Picking Up the Mantle And Moving Forward – New President & CEO, Angela Penn Discusses Her Vision for TAP’s Future

On March 2, 2024, TAP welcomed its fourth President & CEO in its 59-year history when Angela Penn assumed the helm. Throughout her 20 years with the agency, she’s led TAP’s community and housing development initiatives. She also spent six years as the public information officer for the Roanoke Redevelopment and Housing Authority. Angela’s husband is from Roanoke. His 101-year-old grandmother was a TAP Head Start teacher at Lincoln Terrace.

Thinking Forward

“The way I view TAP, as it approaches its 60th anniversary next year, is it has been the agency that has helped families gain personal and economic independence,” Angela says. “TAP is at the heart of transforming lives. My role is to help make sure that we have all of the things in place in order to continue striving for that mission and continue to work with the community that we serve.”

In August 2023, TAP hired Dr. David Johns to fill a new role as Director of Fund Development. “I think that is an incredible positive focus for our agency,” says Angela. “We haven’t always had the capacity to have someone focused on fund development.” 

The Bringing Hope Home campaign is part of this effort to encourage local private sector support for TAP. It’s establishing an endowment and creating a forward-thinking perspective. “It helps us look at more creative and innovate ways to meet needs,” Angela explains. “We are a grant-driven organization where the funders prescribe what we can do with those dollars. For us to have the flexibility of unrestricted dollars will help us meet community needs at another level.”

Whole Family Focus

Angela’s predecessor, Annette Lewis, spearheaded the agency’s recent shift to a Whole Family focus. The initiative means TAP provides services to the entire household, rather than only the individual who walks through our doors. “I think that it is a much-needed approach,” says Angela. “I think it has done tremendous things for our organization because if you look at the structure of TAP, we really are a large organization with five to six small companies within it. When you operate like that, it’s very easy to get focused on [one thing].” Departments used to operate in silos. Angela welcomes more interdepartmental collaboration.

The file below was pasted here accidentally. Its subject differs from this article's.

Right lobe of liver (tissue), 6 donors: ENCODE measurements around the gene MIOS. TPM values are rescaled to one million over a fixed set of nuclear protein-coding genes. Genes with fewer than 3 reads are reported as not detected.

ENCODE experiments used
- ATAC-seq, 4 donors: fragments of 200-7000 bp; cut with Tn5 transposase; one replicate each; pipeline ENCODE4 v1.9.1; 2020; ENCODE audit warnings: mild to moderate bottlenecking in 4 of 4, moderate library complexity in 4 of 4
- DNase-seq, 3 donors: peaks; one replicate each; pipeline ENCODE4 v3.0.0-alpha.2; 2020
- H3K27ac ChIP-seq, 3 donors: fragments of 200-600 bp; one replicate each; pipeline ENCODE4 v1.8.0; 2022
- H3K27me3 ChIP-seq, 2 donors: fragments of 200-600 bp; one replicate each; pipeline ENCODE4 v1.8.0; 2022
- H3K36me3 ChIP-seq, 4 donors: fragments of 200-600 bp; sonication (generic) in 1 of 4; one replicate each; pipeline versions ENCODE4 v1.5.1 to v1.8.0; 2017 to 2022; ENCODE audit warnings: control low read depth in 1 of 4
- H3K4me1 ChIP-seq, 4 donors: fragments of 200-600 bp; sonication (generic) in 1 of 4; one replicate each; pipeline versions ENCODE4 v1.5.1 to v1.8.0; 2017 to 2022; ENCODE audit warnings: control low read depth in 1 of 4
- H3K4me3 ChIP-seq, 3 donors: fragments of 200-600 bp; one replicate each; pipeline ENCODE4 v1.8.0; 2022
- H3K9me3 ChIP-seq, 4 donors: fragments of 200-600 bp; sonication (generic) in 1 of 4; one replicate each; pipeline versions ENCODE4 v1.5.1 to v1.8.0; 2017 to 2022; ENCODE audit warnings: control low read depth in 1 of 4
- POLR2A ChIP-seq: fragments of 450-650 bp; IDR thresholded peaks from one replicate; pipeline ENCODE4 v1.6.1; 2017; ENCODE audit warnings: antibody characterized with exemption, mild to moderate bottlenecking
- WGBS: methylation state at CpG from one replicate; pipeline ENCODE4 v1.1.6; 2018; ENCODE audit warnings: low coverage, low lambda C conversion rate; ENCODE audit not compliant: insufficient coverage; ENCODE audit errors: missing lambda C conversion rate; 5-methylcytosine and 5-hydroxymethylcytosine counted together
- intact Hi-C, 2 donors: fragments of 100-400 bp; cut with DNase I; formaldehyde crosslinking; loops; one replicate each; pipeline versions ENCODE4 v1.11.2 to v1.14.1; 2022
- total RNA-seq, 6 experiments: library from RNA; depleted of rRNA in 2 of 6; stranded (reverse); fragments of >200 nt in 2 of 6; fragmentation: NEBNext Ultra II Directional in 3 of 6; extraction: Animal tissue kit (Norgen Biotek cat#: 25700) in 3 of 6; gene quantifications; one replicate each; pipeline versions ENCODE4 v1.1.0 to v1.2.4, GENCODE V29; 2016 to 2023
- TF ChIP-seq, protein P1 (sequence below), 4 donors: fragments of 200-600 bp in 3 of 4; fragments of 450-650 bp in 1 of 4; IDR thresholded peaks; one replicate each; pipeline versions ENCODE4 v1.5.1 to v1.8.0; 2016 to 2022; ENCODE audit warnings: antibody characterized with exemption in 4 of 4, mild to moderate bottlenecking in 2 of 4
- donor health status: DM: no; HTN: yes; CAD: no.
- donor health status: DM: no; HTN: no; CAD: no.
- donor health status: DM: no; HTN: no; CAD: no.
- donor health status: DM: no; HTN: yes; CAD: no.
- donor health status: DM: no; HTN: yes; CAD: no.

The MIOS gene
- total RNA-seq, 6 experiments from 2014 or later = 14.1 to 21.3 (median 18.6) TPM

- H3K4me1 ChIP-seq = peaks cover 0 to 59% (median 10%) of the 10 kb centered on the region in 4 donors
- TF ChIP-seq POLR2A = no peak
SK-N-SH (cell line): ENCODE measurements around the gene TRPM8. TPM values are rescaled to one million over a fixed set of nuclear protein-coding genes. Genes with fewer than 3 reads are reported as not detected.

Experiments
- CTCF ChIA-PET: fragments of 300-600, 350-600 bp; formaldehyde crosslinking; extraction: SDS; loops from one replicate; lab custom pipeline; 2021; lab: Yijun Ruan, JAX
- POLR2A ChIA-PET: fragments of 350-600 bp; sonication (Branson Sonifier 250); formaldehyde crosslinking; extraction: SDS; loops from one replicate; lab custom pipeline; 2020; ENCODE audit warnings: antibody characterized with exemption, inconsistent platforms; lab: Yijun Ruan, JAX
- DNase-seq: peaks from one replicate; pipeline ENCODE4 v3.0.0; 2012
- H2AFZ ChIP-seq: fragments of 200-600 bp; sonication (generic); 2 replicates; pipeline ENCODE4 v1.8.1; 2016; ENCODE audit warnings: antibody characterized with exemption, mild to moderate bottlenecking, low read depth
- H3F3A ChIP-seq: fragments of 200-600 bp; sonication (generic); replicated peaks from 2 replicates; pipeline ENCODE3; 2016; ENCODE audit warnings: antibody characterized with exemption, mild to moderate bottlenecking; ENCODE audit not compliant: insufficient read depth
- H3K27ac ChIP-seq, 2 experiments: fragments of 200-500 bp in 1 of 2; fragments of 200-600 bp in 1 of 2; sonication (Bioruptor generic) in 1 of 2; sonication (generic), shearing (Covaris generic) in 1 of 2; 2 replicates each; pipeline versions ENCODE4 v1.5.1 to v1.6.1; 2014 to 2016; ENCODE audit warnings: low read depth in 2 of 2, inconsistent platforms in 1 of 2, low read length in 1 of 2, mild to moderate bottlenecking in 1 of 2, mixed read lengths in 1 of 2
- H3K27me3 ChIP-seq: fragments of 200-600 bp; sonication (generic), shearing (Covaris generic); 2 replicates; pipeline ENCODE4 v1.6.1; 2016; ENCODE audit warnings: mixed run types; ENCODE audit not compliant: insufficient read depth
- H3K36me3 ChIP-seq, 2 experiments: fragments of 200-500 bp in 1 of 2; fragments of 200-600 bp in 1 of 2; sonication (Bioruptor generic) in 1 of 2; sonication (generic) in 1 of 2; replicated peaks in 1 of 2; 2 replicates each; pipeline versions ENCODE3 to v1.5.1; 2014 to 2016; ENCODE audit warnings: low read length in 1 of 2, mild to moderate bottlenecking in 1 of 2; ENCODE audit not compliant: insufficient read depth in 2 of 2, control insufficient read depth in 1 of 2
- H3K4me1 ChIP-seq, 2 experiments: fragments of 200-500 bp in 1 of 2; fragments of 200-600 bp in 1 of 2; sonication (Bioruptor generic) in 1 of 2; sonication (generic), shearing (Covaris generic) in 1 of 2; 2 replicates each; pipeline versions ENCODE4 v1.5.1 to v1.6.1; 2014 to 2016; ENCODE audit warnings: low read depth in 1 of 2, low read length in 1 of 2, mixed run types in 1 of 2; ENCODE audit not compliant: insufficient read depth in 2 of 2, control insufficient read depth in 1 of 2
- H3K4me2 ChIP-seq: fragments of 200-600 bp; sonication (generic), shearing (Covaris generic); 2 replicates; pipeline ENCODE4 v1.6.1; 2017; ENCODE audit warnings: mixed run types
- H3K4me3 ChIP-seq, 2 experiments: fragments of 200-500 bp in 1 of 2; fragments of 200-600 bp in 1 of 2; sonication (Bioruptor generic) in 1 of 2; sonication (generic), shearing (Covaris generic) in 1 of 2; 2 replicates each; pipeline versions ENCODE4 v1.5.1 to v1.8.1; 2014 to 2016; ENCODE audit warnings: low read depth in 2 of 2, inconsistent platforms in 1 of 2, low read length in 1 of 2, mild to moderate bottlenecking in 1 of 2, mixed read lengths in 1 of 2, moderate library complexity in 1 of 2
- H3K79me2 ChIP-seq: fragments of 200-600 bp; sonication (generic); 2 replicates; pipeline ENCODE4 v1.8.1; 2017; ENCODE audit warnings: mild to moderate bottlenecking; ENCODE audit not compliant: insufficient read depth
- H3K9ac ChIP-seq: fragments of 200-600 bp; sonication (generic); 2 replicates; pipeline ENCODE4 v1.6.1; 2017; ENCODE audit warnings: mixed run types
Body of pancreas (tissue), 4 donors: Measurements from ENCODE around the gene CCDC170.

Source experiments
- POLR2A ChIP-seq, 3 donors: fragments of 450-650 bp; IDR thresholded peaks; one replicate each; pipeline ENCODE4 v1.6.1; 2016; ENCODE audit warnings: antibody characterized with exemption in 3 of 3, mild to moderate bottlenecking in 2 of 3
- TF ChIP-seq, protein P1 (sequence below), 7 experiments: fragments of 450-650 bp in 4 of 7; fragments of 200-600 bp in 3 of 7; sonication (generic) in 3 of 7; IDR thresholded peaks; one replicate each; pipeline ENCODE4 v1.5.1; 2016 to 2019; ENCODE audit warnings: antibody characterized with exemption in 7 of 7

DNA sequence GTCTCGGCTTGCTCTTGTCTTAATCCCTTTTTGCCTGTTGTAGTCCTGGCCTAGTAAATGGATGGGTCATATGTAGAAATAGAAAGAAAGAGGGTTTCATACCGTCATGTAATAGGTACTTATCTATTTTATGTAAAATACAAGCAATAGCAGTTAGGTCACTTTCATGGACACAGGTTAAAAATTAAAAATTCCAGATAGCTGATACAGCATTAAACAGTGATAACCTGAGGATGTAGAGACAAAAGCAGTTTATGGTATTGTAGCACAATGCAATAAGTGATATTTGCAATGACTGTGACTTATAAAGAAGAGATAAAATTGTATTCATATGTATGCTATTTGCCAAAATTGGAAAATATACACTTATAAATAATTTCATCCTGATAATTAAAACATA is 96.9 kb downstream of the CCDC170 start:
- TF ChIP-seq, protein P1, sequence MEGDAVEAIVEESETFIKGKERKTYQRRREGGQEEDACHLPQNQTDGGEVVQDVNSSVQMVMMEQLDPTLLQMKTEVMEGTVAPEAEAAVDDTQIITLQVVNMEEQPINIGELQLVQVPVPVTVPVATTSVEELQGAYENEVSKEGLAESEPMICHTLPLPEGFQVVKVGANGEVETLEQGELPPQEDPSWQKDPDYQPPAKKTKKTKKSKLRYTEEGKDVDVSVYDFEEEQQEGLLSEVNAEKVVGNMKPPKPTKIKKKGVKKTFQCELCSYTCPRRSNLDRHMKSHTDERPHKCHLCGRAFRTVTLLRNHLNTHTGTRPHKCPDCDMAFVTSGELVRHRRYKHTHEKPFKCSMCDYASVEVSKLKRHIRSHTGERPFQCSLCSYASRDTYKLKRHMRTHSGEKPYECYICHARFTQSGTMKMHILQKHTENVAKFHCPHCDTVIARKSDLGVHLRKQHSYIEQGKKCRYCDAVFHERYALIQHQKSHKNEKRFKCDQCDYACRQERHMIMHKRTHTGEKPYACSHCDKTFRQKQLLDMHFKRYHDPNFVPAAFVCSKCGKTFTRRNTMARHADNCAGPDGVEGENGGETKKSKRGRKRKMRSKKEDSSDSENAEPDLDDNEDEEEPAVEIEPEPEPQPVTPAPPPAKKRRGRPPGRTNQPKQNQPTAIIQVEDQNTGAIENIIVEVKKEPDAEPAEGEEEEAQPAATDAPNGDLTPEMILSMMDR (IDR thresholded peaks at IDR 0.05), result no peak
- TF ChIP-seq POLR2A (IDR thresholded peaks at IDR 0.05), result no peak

“We do have two individuals that serve as Whole Family coordinators, so that when people come to the agency with needs, they will refer them to other departments, but they are not the only area of contact for Whole Family,” Angela says. “Whole Family needs to be the focus of all our case managers within our organization.” For example, does a Business Seed client need quality childcare? “Getting people to think and shift into that mindset of not just what they came in the door for, but how can we help them more completely.” TAP also refers to partners and other agencies in the community. 

TAP’s work supports four major areas: Education & Employment, Domestic Violence & Family Services, Financial Services, and Housing. “Each of those areas focus on helping families with sustainability,” Angela explains. “I think we can further that sustainability and independence of those families by making sure we follow the Whole Family approach. We can really impact them in a much greater way if we’re helping them with all of the services we can provide to them.”

TAP’s Community Development Impact

Throughout Angela’s tenure with TAP, she has had a hand in the success of dozens of community development initiatives. She’s particularly proud of the Terrace Apartments project. TAP acquired the building and renovated it. Built in the late 40s, this building now provides 187 units for low-income families. “In Roanoke right now there’s concern about affordable housing, so it’s important those units remain affordable housing for the community,” she says.

TAP recently became the land bank for the City of Roanoke. “We help other non-profit developers with the acquisition of property, so they can develop them into affordable housing,” Angela explains. Through these efforts, vacant property goes back on the tax rolls. These structures also foster community improvement.

Another project Angela cites is a five-year block grant program in the Pinehurst Heights and Thomastown neighborhoods of Bath County. TAP renovated about 27 structures for owner-occupied families. This included rebuilds and renovations. “This was truly a partnership working with Bath County,” Angela says.

Continuing a Legacy

“We are so appreciative of the work that [former TAP Presidents] Ted Edlich and Annette Lewis did. We stand on their shoulders,” she states. “They are giants in the Community Action world. We’re picking up the mantle from them and carrying the organization forward.” They listened to this community at TAP’s beginning; we enter our 60th year listening to the needs and challenges of individuals and families in our community today. “Until we eradicate poverty from this valley, we will have work to do.” It’s an enormous task, Angela admits. “But when we work together, anything is possible.”